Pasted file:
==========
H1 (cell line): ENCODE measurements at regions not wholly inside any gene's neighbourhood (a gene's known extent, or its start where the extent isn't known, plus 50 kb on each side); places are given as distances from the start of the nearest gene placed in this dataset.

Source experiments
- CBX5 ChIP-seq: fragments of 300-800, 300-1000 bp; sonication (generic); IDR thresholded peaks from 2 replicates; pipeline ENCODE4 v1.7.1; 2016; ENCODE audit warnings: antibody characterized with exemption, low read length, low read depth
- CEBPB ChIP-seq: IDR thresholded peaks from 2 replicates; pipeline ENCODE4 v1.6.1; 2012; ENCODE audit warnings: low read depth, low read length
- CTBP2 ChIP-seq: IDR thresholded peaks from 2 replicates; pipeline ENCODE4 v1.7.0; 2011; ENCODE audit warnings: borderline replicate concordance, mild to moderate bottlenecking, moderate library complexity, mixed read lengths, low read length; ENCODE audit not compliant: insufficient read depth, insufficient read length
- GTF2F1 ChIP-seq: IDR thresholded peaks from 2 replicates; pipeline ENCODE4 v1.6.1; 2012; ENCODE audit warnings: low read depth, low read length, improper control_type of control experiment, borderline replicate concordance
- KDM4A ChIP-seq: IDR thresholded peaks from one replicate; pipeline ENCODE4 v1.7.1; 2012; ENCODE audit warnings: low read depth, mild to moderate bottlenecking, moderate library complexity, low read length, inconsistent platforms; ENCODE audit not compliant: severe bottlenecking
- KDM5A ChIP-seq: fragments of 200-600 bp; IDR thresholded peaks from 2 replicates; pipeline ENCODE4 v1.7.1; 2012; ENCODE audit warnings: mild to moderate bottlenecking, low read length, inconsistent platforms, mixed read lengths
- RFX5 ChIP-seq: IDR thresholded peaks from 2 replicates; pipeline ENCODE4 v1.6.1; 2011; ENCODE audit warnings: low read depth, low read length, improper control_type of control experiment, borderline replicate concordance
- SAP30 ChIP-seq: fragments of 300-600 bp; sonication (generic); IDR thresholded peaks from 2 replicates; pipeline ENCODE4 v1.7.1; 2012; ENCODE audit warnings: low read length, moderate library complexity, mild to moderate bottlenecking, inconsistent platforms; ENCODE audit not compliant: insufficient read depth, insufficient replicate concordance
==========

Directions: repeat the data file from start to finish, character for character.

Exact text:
H1 (cell line): ENCODE measurements at regions not wholly inside any gene's neighbourhood (a gene's known extent, or its start where the extent isn't known, plus 50 kb on each side); places are given as distances from the start of the nearest gene placed in this dataset.

Source experiments
- CBX5 ChIP-seq: fragments of 300-800, 300-1000 bp; sonication (generic); IDR thresholded peaks from 2 replicates; pipeline ENCODE4 v1.7.1; 2016; ENCODE audit warnings: antibody characterized with exemption, low read length, low read depth
- CEBPB ChIP-seq: IDR thresholded peaks from 2 replicates; pipeline ENCODE4 v1.6.1; 2012; ENCODE audit warnings: low read depth, low read length
- CTBP2 ChIP-seq: IDR thresholded peaks from 2 replicates; pipeline ENCODE4 v1.7.0; 2011; ENCODE audit warnings: borderline replicate concordance, mild to moderate bottlenecking, moderate library complexity, mixed read lengths, low read length; ENCODE audit not compliant: insufficient read depth, insufficient read length
- GTF2F1 ChIP-seq: IDR thresholded peaks from 2 replicates; pipeline ENCODE4 v1.6.1; 2012; ENCODE audit warnings: low read depth, low read length, improper control_type of control experiment, borderline replicate concordance
- KDM4A ChIP-seq: IDR thresholded peaks from one replicate; pipeline ENCODE4 v1.7.1; 2012; ENCODE audit warnings: low read depth, mild to moderate bottlenecking, moderate library complexity, low read length, inconsistent platforms; ENCODE audit not compliant: severe bottlenecking
- KDM5A ChIP-seq: fragments of 200-600 bp; IDR thresholded peaks from 2 replicates; pipeline ENCODE4 v1.7.1; 2012; ENCODE audit warnings: mild to moderate bottlenecking, low read length, inconsistent platforms, mixed read lengths
- RFX5 ChIP-seq: IDR thresholded peaks from 2 replicates; pipeline ENCODE4 v1.6.1; 2011; ENCODE audit warnings: low read depth, low read length, improper control_type of control experiment, borderline replicate concordance
- SAP30 ChIP-seq: fragments of 300-600 bp; sonication (generic); IDR thresholded peaks from 2 replicates; pipeline ENCODE4 v1.7.1; 2012; ENCODE audit warnings: low read length, moderate library complexity, mild to moderate bottlenecking, inconsistent platforms; ENCODE audit not compliant: insufficient read depth, insufficient replicate concordance